Salt in the Wound
The Center for Science in the Public Interest (CSPI), worried about U.S. salt consumption, is suing regulators to force them to classify salt as a food additive.
The center said that too much salt in the diet is boosting U.S. consumers' blood pressure and is prematurely killing roughly 150,000 people each year.
To cut the “approximately 4,000mg per person” of salt consumed in the U.S. each day, the center is suing the Food and Drug Administration (FDA) to compel it to reclassify salt as a food additive.
Currently, the FDA classifies salt as generally recognized as safe (GRAS), which means that it is not closely regulated.
In response to a report by the CSPI on sodium consumption and consumers, Robert Earl, senior director of nutrition policy for the Food Products Association (FPA), made the following comments:
"When it comes to sodium, consumers have the information they need to make informed food choices. For more than a decade, labels on packaged food products have shown the amount of sodium per serving, as well as the percent Daily Value.
"Moreover, consumers who seek sodium-modified food products -- such as low-sodium, no-sodium, reduced-sodium and no-added-salt varieties -- will find them in all grocery stores. It is simply incorrect to imply that food companies have not made an array of foods available to meet all dietary needs.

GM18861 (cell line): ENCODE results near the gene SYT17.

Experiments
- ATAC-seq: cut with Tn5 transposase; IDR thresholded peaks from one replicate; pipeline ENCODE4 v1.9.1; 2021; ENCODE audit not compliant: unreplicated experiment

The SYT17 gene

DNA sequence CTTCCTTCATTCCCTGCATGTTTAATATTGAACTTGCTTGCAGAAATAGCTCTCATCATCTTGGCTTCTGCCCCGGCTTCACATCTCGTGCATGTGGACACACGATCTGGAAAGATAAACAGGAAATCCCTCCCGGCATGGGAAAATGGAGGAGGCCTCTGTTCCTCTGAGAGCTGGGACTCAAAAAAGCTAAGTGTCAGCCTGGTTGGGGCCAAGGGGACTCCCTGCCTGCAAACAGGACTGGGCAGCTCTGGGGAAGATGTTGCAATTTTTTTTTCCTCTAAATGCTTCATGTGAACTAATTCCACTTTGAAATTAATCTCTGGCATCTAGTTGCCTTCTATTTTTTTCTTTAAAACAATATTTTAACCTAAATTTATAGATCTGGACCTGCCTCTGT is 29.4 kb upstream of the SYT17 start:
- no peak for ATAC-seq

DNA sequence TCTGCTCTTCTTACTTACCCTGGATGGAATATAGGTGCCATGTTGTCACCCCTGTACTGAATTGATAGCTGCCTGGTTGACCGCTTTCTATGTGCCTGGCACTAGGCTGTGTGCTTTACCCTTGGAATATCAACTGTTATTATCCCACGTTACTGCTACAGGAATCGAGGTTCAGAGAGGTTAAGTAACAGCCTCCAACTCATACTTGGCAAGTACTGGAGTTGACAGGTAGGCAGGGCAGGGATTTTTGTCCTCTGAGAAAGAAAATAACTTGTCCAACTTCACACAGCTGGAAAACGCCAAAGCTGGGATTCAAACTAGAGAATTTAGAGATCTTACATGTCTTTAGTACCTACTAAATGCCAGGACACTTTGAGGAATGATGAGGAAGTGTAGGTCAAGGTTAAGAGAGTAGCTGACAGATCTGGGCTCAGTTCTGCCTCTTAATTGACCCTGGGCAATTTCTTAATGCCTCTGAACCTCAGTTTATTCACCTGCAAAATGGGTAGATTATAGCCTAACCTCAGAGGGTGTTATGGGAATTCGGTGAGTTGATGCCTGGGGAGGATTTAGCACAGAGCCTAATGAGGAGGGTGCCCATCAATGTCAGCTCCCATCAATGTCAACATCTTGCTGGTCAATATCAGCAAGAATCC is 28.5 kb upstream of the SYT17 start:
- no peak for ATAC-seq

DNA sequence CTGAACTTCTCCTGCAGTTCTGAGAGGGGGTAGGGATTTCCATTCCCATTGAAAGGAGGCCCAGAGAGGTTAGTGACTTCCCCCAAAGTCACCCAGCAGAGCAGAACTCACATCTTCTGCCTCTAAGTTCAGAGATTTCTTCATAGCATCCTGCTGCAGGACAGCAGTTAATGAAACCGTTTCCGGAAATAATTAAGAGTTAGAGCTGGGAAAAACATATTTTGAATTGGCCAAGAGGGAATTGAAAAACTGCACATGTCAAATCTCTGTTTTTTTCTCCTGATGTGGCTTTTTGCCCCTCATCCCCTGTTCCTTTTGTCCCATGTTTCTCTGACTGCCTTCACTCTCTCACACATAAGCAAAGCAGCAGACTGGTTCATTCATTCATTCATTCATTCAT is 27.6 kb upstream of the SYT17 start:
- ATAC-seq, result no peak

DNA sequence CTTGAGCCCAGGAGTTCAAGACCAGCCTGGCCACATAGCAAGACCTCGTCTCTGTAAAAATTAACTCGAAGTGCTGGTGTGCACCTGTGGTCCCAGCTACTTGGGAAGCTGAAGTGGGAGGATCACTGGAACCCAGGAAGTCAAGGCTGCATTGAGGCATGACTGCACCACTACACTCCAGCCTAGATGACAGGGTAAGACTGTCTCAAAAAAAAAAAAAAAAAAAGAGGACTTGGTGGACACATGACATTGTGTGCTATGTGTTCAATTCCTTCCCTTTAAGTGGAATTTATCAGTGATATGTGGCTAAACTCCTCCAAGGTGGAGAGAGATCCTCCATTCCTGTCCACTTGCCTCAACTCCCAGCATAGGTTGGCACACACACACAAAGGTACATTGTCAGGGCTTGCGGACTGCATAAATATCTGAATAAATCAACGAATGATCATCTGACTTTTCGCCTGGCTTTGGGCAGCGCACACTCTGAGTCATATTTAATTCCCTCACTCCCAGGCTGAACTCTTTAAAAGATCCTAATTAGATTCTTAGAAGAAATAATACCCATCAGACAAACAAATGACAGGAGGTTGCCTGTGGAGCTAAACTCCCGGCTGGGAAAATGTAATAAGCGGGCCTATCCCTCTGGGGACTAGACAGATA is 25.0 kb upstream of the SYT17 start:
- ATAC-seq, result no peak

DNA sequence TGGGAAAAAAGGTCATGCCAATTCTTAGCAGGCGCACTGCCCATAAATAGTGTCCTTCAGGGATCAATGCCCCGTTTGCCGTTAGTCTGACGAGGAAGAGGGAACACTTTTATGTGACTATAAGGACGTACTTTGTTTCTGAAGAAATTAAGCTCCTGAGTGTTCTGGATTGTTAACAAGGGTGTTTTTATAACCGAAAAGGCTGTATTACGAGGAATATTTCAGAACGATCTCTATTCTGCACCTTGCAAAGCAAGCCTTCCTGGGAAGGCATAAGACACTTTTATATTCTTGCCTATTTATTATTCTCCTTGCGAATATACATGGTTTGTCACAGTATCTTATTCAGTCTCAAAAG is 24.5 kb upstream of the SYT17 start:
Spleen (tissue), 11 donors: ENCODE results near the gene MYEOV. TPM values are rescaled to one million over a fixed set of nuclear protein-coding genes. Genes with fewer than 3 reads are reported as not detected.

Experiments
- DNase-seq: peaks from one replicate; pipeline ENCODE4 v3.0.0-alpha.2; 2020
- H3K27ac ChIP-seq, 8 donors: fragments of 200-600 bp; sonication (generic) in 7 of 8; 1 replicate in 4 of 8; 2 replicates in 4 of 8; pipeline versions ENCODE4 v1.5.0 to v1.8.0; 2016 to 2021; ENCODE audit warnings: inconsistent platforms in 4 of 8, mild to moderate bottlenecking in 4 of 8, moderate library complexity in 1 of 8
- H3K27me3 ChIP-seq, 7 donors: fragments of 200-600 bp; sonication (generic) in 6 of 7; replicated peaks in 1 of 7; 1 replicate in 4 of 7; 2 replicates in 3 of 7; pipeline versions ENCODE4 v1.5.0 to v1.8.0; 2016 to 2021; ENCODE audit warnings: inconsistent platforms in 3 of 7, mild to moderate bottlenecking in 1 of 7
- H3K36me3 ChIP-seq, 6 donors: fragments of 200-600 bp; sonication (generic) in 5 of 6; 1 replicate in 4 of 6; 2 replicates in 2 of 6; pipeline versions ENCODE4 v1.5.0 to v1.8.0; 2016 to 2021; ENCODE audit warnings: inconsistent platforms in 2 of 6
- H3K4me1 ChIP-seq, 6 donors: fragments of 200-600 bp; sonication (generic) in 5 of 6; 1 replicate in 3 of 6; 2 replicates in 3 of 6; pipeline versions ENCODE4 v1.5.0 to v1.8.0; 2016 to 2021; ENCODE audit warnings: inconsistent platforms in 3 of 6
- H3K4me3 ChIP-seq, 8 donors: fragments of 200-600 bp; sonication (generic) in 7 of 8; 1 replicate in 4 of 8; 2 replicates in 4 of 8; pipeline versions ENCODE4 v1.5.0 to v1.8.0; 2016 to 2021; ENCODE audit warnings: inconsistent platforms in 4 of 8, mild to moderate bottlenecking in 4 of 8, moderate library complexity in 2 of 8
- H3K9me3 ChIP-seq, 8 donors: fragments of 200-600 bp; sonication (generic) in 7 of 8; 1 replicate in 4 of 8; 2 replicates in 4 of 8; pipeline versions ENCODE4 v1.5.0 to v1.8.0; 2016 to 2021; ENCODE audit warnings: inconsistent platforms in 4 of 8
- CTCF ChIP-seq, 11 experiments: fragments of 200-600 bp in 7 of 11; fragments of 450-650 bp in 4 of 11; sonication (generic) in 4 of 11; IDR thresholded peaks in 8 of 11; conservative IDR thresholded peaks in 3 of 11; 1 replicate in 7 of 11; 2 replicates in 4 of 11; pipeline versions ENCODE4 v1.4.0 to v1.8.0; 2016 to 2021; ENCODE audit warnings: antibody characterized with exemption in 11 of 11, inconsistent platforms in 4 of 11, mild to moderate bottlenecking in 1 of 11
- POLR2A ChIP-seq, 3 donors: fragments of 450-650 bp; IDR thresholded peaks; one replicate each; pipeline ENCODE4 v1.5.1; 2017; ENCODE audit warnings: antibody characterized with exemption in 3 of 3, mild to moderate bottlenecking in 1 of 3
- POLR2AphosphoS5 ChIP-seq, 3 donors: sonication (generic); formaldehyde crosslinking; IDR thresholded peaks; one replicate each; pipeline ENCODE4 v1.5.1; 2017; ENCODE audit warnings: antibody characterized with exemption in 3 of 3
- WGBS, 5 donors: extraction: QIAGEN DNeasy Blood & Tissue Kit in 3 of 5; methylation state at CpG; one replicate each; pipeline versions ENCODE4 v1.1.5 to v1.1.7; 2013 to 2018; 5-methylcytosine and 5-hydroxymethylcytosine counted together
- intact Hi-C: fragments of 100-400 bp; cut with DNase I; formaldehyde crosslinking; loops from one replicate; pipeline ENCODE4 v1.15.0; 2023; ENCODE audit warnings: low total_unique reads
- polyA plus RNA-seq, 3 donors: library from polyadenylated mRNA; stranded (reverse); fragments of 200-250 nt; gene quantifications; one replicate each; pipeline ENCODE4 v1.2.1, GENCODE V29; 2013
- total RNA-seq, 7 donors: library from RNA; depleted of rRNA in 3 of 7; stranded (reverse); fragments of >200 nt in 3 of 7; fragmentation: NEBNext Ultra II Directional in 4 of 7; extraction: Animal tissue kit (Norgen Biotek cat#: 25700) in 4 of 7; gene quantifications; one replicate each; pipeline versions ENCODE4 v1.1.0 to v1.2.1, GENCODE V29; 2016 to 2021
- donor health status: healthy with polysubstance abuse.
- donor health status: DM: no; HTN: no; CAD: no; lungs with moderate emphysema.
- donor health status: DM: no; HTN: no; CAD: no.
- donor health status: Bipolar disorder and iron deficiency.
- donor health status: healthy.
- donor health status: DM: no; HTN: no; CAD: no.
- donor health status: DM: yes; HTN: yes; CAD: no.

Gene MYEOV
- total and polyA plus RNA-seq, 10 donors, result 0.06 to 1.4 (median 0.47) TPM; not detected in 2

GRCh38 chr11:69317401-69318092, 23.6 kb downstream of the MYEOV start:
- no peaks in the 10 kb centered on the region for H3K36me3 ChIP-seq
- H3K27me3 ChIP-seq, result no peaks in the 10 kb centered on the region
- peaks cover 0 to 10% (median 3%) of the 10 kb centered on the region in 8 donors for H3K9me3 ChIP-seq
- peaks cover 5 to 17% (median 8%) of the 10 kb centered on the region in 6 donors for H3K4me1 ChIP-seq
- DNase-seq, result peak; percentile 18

"Over the past 40 years, there has been a dramatic reduction in the use of sodium in processed foods. Various new techniques in canning and freezing have reduced the amount of sodium needed. However, reduced-sodium products must appeal to consumers -- which is not a simple task. Also, sodium often plays an important role in food preservation, and there can be no compromising food safety simply to reduce a food product's sodium content.
"Rather than additional government requirements, what is needed is consumer education. For example, advice on sodium consumption can be found in the 2005 Dietary Guidelines for Americans."
This is not the first time the CSPI has attempted the sodium switch; a similar lawsuit was dismissed in 1983.
The FDA declined comment. A spokesperson for the Grocery Manufacturers of America (GMA, Washington) noted that the industry has been reducing salt levels in foods for years, though at incremental levels due to the public's general rejection of low- and no-sodium foods. Efforts to find a salt substitute have been to little avail. Unsurprisingly, the Salt Institute (Alexandria, Va.) defended the ingredient as GRAS “because it is safe” and knows of no reason to change salt's status to that of a food additive.